Overview of Computational Chemistry


Computational Chemistry

Overview Materials

  • Computational Science
  • Computational Chemistry
  • Basic Quantum Chemistry
  • Schrodinger's Equation
  • Atomic Units
  • The Born Oppenheimer Approximation
  • The Hartree Fock Approximation

  • Key Points


  • Overview
  • Atomic Orbitals

    Lab Activities

  • Z-matrices
  • Basis Sets
  • Geometry Optimizations
  • Ionization Energies

    Support Materials

  • Interactive Tools
  • Glossary of Terms
  • Quick Guide to DISCO Output File

    Related Links

  • ChemViz
  • Computational Chemistry
  • SUCCEED's Computational Chemistry

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    Key Points


    Chemists have been some of the most active and innovative participants in this rapid expansion of computational science. Computational chemistry is simply the application of chemical, mathematical and computing skills to the solution of interesting chemical problems. It uses computers to generate information such as properties of molecules or simulated experimental results. Some common computer software used for computational chemistry includes:
    • Gaussian xx, Gaussian 94 currently
    • GAMESS
    • MOPAC
    • Spartan
    • Sybyl
    Computational chemistry has become a useful way to investigate materials that are too difficult to find or too expensive to purchase. It also helps chemists make predictions before running the actual experiments so that they can be better prepared for making observations. The Schroedinger equation (explained in another section) is the basis for most of the computational chemistry scientists use. This is because the Schroedinger equation models the atoms and molecules with mathematics. For instance, you can calculate:
    • electronic structure determinations
    • geometry optimizations
    • frequency calculations
    • transition structures
    • protein calculations, i.e. docking
    • electron and charge distributions
    • potential energy surfaces (PES)
    • rate constants for chemical reactions (kinetics)
    • thermodynamic calculations- heat of reactions, energy of activation
    Currently, there are two ways to approach chemistry problems: computational quantum chemistry and non-computational quantum chemistry Computational quantum chemistry is primarily concerned with the numerical computation of molecular electronic structures by ab initio and semi-empirical techniques and non-computational quantum chemistry deals with the formulation of analytical expressions for the properties of molecules and their reactions.

    We just mentioned ab initio and semi-empirical numerical techniques. Definitions of these terms are helpful in understanding the use of computational techniques for chemistry. Scientists mainly use three different methods to make calculations:

    • ab initio, (Latin for "from scratch") a group of methods in which molecular structures can be calculated using nothing but the Schroedinger equation, the values of the fundamental constants and the atomic numbers of the atoms present (Atkins, 1991).
    • Semi-empirical techniques use approximations from empirical (experimental) data to provide the input into the mathematical models.
    • Molecular mechanics uses classical physics to explain and interpret the behavior of atoms and molecules

    The table below attempts to capture the specifics of each of these three methods:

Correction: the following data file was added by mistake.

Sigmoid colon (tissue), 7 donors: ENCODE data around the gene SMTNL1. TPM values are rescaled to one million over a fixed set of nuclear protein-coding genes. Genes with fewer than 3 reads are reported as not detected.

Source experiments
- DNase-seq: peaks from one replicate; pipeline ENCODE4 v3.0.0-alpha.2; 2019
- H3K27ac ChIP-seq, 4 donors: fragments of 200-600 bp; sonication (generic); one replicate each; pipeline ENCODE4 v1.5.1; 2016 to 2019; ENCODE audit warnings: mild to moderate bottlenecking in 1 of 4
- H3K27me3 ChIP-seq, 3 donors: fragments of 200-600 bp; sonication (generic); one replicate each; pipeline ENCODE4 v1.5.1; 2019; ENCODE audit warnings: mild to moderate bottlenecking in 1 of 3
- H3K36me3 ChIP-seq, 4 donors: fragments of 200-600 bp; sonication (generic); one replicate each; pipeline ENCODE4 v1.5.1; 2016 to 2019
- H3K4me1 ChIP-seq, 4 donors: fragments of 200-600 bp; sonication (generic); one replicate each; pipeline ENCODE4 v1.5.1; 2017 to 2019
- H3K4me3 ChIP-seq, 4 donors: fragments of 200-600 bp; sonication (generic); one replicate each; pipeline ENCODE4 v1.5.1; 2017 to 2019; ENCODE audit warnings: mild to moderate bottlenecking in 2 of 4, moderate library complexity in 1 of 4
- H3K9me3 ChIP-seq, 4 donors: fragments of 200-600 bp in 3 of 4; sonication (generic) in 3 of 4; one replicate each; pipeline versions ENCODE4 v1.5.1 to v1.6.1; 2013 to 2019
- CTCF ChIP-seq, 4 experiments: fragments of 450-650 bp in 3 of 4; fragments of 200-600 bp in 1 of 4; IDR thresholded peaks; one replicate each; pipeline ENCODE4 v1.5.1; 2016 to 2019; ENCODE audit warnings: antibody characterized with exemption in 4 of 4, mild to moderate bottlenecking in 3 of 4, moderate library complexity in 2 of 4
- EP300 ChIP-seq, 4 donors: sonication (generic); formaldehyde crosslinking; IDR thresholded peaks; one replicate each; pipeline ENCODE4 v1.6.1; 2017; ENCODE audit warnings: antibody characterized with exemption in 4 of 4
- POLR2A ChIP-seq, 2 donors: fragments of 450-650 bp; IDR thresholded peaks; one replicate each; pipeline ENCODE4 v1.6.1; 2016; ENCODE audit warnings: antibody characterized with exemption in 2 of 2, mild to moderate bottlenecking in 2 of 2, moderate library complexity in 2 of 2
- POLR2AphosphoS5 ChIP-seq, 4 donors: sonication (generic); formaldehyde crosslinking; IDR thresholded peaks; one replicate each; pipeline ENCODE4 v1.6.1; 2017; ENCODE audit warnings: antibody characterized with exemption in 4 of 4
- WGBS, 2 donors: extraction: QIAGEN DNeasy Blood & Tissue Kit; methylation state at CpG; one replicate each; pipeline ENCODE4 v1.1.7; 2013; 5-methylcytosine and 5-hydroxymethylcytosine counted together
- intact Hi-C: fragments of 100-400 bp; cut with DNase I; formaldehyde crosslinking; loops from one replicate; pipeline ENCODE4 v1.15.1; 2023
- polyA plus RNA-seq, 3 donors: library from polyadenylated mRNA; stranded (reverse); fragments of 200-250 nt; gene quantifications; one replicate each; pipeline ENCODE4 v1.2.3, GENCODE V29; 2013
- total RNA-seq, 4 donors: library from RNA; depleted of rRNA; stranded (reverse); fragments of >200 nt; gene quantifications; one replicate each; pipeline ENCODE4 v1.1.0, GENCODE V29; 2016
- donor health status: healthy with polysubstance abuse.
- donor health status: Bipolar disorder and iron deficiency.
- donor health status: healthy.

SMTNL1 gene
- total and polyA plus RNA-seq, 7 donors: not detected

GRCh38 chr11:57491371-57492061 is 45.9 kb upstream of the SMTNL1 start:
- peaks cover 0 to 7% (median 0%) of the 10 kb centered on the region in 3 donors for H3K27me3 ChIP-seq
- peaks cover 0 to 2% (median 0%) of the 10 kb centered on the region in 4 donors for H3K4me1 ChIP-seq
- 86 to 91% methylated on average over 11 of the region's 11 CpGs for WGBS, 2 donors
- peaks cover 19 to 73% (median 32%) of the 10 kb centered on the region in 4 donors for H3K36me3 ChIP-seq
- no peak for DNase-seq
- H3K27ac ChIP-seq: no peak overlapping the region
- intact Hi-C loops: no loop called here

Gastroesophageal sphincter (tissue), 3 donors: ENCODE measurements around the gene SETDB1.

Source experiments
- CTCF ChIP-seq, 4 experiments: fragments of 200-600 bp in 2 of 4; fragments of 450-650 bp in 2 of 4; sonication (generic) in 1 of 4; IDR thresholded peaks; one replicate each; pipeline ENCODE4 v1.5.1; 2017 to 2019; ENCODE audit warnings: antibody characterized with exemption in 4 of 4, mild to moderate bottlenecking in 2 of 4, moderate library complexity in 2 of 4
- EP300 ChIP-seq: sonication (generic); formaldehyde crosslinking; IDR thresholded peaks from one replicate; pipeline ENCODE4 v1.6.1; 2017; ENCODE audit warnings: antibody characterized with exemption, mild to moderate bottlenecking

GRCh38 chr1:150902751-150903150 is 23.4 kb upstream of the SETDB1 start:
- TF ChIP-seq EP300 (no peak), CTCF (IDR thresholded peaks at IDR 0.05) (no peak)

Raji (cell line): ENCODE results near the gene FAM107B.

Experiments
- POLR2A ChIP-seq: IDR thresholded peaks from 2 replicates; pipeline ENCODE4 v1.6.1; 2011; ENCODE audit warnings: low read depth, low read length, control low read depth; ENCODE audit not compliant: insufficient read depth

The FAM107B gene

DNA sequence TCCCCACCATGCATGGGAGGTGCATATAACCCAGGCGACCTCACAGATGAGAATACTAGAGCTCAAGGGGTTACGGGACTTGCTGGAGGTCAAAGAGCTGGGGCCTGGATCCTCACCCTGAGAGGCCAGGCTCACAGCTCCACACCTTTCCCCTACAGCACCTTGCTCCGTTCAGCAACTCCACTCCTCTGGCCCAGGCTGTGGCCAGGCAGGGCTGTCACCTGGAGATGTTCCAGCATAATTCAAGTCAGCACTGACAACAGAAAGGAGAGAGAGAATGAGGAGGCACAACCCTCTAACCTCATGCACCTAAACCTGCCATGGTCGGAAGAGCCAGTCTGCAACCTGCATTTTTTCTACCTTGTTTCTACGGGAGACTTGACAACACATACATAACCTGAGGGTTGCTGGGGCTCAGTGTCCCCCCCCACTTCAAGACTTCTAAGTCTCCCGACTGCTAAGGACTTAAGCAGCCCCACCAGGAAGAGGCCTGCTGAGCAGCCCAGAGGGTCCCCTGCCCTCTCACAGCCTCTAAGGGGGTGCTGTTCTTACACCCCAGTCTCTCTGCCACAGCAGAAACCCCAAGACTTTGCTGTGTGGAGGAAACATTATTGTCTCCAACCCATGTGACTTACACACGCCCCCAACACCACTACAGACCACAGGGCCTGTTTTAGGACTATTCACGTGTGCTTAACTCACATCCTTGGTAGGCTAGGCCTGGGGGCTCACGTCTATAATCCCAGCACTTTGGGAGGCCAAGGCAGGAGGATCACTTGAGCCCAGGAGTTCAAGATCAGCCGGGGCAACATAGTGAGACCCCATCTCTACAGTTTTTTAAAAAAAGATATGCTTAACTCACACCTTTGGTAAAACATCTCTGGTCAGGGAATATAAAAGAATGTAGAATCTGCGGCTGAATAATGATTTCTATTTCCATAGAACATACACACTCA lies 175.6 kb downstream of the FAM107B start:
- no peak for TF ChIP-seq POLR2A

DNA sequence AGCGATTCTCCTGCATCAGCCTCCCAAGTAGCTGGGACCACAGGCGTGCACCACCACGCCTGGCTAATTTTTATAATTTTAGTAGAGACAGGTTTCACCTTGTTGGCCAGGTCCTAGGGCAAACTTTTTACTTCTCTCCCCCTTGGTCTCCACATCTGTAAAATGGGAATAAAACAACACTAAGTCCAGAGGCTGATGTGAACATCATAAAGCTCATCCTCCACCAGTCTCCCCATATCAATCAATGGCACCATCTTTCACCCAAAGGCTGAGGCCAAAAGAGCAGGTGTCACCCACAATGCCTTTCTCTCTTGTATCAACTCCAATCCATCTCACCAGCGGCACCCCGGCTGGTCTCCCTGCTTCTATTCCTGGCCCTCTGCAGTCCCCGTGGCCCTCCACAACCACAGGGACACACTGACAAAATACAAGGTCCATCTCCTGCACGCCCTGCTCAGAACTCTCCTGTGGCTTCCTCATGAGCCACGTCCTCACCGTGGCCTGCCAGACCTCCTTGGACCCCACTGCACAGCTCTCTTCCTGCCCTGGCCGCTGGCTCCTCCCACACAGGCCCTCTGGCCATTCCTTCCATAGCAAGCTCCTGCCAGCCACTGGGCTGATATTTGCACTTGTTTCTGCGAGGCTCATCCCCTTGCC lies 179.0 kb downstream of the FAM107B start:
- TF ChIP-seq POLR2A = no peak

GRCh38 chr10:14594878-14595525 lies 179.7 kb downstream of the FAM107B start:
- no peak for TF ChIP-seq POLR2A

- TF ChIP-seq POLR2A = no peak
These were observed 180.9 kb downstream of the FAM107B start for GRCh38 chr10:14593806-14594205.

Method Type Advantages Disadvantages Best for
    Molecular Mechanics
    • uses classical physics
    • relies on force-field with embedded empirical parameters
    • Computationally least intensive - fast and useful with limited computer resources
    • can be used for molecules as large as enzymes
    • particular force field applicable only for a limited class of molecules
    • does not calculate electronic properties
    • requires experimental data (or data from ab initio) for parameters

    • large systems (thousands of atoms)
    • systems or processes with no breaking or forming of bonds
    • uses quantum physics
    • uses experimentally derived empirical parameters
    • uses approximation extensively
    • less demanding computationally than ab initio methods
    • capable of calculating transition states and excited states
    • requires experimental data (or data from ab initio) for parameters
    • less rigorous than ab initio) methods

    • medium-sized systems (hundreds of atoms)
    • systems involving electronic transitions
    Ab Initio
    • uses quantum physics
    • mathematically rigorous, no empirical parameters
    • uses approximation extensively
    • useful for a broad range of systems
    • does not depend on experimental data
    • capable of calculating transition states and excited states
    • computationally expensive

    • small systems (tens of atoms)
    • systems involving electronic transitions
    • molecules or systems without available experimental data ("new" chemistry)
    • systems requiring rigorous accuracy

    To summarize, computational chemistry is:

    • a branch of chemistry that generates data which complements experimental data on the structures, properties and reactions of substances. The calculations are based primarily on Schroedinger's equation and include:

      1. calculation of electron and charge distributions
      2. molecular geometry in ground and excited states
      3. potential energy surfaces
      4. rate constants for elementary reactions
      5. details of the dynamics of molecular collisions

    • particularly useful for:

      1. determination of properties that are inaccessible experimentally
      2. interpretation of experimental data

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